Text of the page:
Anonymous 4 puts a name to music’s mysterious joys
As part of its Sunday afternoon concert at the Isabella Stewart Gardner Museum, the vocal quartet Anonymous 4 programmed a three-part motet from the 13th-century Montpellier Codex. The piece is odd. The lowest voice sings a snippet of sacred plainchant, slowed down to a glacial drone. The middle voice’s fancy turns to thoughts of more worldly devotion, pleading with a “dark-haired lady’’ for “your aid, your love, your comfort.’’
Meanwhile, the highest voice sings its own lament: “Love unfairly makes me suffer grief.’’ That all this was layered into music suitable for the cathedral - indeed, the group had already sung a similar motet, its words prudently rewritten to suit cloistered nuns - was part of the cross-pollinating, pleasantly enigmatic point.
Anonymous 4 - Ruth Cunningham, Marsha Genensky, Susan Hellauer, and Jacqueline Horner-Kwiatek - charms by preserving something of the past’s sheer foreignness. Celebrating its 25th season, the quartet featured at least one selection from each of its many recordings, a testament to its duly documented musical archeology. In performance, they don’t sound quite like anyone else. Their intonation is pure, but unlike many early-music groups, their voices remain distinct, each individual timbre is identifiable, even in unison chant. (The concert provided another acoustic datum for the Gardner’s new Calderwood Hall, which, from the floor seats, seemed somewhat dry for choral singing.)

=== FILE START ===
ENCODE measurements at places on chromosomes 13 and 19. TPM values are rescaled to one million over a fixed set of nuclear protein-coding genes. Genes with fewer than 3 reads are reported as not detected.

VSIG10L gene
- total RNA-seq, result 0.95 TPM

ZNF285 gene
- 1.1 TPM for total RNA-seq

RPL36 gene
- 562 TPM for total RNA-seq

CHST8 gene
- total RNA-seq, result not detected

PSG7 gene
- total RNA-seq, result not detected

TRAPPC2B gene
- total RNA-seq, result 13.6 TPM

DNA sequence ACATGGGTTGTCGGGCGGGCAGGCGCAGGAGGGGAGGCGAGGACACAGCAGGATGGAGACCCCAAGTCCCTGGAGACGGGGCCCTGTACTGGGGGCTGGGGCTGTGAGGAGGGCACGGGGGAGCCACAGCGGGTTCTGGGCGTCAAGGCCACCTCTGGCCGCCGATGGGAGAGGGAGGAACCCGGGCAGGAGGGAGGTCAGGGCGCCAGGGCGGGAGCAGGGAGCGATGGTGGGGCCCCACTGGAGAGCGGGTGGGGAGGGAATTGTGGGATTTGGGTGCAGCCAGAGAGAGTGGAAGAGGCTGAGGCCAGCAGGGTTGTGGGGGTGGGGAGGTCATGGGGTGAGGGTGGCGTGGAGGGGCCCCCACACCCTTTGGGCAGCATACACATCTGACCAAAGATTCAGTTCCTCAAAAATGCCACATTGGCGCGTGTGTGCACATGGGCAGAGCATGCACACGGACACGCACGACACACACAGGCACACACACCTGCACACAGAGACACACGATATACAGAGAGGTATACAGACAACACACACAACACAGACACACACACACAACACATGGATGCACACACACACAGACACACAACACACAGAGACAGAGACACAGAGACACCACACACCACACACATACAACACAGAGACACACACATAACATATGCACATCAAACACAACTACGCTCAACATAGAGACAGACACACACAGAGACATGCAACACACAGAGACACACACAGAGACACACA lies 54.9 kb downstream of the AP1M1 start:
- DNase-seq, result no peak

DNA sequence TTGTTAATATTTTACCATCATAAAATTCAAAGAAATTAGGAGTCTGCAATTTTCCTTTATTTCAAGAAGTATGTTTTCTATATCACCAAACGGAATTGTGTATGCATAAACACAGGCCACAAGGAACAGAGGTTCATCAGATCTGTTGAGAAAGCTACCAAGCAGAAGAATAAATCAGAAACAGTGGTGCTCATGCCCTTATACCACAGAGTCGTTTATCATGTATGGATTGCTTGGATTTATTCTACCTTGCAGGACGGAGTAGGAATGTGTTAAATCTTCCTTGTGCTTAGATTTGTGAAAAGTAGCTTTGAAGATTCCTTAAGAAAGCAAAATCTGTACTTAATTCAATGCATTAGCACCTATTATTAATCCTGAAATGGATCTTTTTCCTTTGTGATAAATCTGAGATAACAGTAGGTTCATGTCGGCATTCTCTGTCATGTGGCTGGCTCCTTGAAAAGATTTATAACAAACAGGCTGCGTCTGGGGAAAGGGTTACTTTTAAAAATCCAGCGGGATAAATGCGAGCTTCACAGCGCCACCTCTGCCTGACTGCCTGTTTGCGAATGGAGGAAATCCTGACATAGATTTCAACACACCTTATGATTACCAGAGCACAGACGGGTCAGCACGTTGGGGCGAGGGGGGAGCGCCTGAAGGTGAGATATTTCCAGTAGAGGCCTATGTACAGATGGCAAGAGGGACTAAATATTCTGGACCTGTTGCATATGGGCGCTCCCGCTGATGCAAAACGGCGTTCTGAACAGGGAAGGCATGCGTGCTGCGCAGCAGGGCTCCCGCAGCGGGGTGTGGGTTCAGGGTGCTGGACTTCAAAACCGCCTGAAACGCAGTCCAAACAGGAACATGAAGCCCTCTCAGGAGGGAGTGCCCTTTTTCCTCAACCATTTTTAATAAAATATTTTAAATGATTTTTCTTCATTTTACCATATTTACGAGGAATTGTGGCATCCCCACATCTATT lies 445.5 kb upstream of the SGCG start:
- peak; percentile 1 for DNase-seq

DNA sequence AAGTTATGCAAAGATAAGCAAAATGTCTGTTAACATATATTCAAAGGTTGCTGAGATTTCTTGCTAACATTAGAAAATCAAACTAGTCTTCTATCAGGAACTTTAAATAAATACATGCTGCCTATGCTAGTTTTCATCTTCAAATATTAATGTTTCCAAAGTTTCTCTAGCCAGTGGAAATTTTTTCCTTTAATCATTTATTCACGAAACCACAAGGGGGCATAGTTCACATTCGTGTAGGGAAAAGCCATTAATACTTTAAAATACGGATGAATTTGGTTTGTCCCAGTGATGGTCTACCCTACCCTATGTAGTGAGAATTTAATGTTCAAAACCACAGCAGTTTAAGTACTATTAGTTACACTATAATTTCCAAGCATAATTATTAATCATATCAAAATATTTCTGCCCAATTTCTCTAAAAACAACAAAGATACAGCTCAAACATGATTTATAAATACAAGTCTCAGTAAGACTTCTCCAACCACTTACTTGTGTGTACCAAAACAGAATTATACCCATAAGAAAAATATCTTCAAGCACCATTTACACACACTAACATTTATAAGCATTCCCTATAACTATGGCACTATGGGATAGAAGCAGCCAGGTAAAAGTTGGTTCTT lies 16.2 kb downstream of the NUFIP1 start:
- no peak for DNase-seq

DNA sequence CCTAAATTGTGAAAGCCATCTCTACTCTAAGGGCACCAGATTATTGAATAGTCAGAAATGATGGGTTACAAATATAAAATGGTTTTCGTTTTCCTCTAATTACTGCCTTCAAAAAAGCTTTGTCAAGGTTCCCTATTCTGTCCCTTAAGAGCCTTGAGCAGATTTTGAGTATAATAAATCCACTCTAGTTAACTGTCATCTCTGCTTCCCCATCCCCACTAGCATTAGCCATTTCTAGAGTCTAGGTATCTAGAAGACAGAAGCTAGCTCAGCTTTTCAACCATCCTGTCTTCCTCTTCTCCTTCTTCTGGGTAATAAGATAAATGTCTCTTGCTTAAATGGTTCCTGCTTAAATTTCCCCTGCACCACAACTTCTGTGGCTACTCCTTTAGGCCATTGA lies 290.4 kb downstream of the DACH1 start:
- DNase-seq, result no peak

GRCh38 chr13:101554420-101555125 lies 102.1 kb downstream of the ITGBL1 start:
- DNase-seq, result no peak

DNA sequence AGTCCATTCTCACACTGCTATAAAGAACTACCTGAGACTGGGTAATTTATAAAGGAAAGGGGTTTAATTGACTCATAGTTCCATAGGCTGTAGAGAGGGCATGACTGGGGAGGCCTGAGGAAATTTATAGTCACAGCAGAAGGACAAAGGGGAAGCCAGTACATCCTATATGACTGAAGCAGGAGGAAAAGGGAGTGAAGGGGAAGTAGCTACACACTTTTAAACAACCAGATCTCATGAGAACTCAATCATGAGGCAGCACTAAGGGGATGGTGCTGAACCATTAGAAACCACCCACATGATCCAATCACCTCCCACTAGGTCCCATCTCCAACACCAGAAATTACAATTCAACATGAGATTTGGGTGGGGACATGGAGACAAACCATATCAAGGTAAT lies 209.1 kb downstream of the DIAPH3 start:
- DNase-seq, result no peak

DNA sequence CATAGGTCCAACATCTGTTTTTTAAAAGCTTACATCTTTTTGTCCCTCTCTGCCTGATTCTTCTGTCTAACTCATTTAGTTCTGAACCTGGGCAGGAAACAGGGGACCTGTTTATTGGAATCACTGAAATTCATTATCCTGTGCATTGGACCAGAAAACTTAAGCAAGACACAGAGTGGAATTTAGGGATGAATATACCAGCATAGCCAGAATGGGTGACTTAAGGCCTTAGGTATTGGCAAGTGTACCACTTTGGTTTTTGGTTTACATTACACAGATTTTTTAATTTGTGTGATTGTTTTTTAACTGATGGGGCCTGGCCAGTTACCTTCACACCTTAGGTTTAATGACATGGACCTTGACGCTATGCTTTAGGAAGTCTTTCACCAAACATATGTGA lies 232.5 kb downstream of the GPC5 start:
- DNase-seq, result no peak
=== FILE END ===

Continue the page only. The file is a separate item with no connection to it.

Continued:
The ensemble’s curiosity ranges wide, a millennium’s worth of repertoire. But no matter the style, the group has a knack for bringing out music’s ritual, comforting in its formality while intriguing in its mystery. In the medieval Hungarian New Year’s carol “Novus annus adiit,’’ steady declamation eased into far-flung melisma with a preternatural, purposeful calm. Hildegard of Bingen’s “O rubor sanguinis’’ pushed even further, a stately procession beyond words, the ornate melody unraveling the thread of the text.
Newer works took advantage of the quartet’s way with the limpid friction of harmonic clashes. David Lang’s 2011 “the wood and the vine’’ set a translation of Marie de France’s Tristan-themed “Chevrefoil’’ as a moody, circling paradigm of bittersweet love; Richard Einhorn’s 2001 “The Scientist’’ worked Galileo’s famous “Eppur si muove’’ declaration into lapping, looping waves.
The concert closed with a pair of 19th-century American shape-note hymns, unassuming sturdiness that might seem a long way from the intricacies of medieval courtly love. But here, too, the group’s genial prowess was both inviting and mysterious. Anonymous 4’s serene resolve nevertheless hints at secret joy.